Flashcards in Exam 2 Antibiotics Deck (34):
Term for antibiotic that INHIBITS bacterial growth
Bacteriostatic (antagonist) - ALL antibiotics are bacteriostatic
Term for antibiotics that can KILL bacteria
Bactericidal (agonst) - not all antibiotics are bactericidal
Narrow vs broad spectrum
Spectrum describes the range of bacteria an antibiotics can treat
Narrow - only effective against a SMALL number of bacteria (Penicillin)
Broad - effective against MANY types of bacteria (Tetracycline)
The oral cavity contains normal flora which are gram + strep or staph. What causes oral/facial infections?
All resident microorganisms which are already in the mouth; any other bacteria found must have been introduced to oral cavity - like trauma
T/F - NEVER combine a bactericidal antibiotic with a bacteriostatic antibiotic in the same person.
T/F -Never give 2 antibiotics to the same person at the same time.
False - antibiotic synergism = 2 antibiotics work together for more positive effect. but usually there is antibiotic antagonism
What is a minimum inhibitory concentration used for?
To determine bactericidal concentration of an antibiotic.
To reach MIC in a human, it may kill them
Therefore, we give less of the antibiotic to get an antibacterial effect
Penicillin's main route of elimination?
Excreted rapidly as an unchanged molecule (70% within first 4 hours)
- 90% via tubular secretion; active transport
Why would you pretreat with probenecid prior to penicillin?
Probenecid (aka Benemid, tx for gout) competes(greater affinity for carrier) with penicillin for active transport mechanisms therefore slowing secretion of penicillin
Which penicillin is first produced, natural, and commercially bactericidal, NARROW spectrum?
Which penicillin is the first semi-synthetic form, NARROW spectrum (G+ cocci), bactericidal?
Which penicillin is acid stable (more uniform absorption) = penicillinase-labile?
Which penicillin do you take orally (not broken down by gastric acid) take 1 hour before or 2 hours after meals to max. serum levels.
Which penicillin is acid-labile: broke down by gastric acid = incomplete and variable absorption also penicillinase-labile (broken down by penicillinase producing bacteria)?
Not effective if taken after meals
Which penicillin is treatment for STDs
What are some adverse reactions for penicillin V?
Nausea, mild diarrhea, oral candidiasis
Allergic reactions : typically delayed, rash erythema, bullous eruptions, angioedema
Which penicillin V form has better bioavailability?
Potassium form of penicillin V - written penicillin V (not VK)
When would you use a penicillinase resistant penicillin?
Only use if the patient has an infection caused by a penicillinase resistant microorganisms. (ex: cloxacililin, dicloxacillin, peperacillin, tazobactam sodium, ticarcillin, clavulante potassium)
Expensive, toxic, and PROMOTES RESISTANT MICROORGANISMS
Which penicillin is acid stable, not penicillinase resistant, LARGER spectrum G-/G+?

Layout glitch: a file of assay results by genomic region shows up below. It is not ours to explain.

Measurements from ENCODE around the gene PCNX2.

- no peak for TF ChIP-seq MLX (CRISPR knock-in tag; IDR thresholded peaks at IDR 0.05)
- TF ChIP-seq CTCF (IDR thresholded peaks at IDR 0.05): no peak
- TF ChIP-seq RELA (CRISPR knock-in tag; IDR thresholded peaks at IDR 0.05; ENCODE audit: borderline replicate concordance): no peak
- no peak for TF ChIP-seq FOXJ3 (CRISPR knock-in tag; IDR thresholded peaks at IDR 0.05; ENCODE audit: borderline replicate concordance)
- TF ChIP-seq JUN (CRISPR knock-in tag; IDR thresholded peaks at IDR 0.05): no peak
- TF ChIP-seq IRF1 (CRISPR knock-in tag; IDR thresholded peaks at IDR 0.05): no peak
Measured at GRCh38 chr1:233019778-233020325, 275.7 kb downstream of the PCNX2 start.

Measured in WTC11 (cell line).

Which penicillin has better bioavailability, not penicillinase-resistant. Treats H. influenzae, sinus and inner ear infections?
Amoxicillin (Amoxil) - (less effective than penicillin VK for aerobic G+ cocci, similar for anaerobes)
Which penicillin is mixed with clavulanic acid which increases spectrum?
Augmentin - inhibits penicillinase enzyme = beta lactamase
Used when pts do not respond to penicillin V within 36-48 hours
What are the 4 the most common adverse effects of penicillin?
2. OPPORTUNISTIC infection - oral or vaginal candidiasis
3. Black hair tongue with chronic use
4. Maculopapular rash - toxicity reaction
What are two types of repository penicillin?
1. Procaine penicillin G - allows penicillin to be dissolved in oil
- given IM (deltoid) for slower rate out of oil
-released over 12-24 hour period
2. Benzathine penicillin G (Bicillin)
-therapeutic blood levels last for 3 weeks!
-takes longer to reach therapeutic level but doesnt reach peak level
-Given IM aqueous penicillin G then Bicillin IM (buttocks)
What does Procaine penicillin G treat?
TREATS TREPONEMA PALLIDUM, ANTHRAX
What does Benzathine penicillin G (Bicillin) treat?
Mechanism of action of penicillin?
Beta-lactams blocks bacterial cell wall (peptidoglycan) synthesis by interfering with structural glycopeptides -> lysis causes bacterial cell death
(lethal to dividing bacteria)
3 reasons someone might not respond to penicillin?
1. Pt. compliance
2. Production of penicillinase
3. Bacteria causing infection if outside of the spectrum - use broader spectrum drug
What is penicillinase?
a beta lactamase (enzyme) that breaks down the beta lactam ring of the penicillin molecule. Without an intact beta lactam ring, penicillin is inffective
What antibiotic is highly resistant to penicillinase. acid stable, inhibits bacterial cell wall synthesis, bactericidal, absorbed well through the GI tract, and is active against G+ aerobic, G- (klebsiella).
Cephalosporin (never the first choice for any orofacial infection)
Who is cephalosporin contraindicated for?
Patients who had full blown type 1 (IgE anaphylaxis) to penicillin (cross-sensitive)
What are 3 first generation cephalosporins?
Active against G+ cocci
1. cefazolin (parenteral only)
2. CEPHALEXIN (KEFLEX)
(Most narrow spectrum)
What are 2 second generation cephalosporins?
More active against G- than first generation
1. cefaclor (Raniclor)
2. cefuroxime (Ceftin)
What is 1 third generation cephalosporins?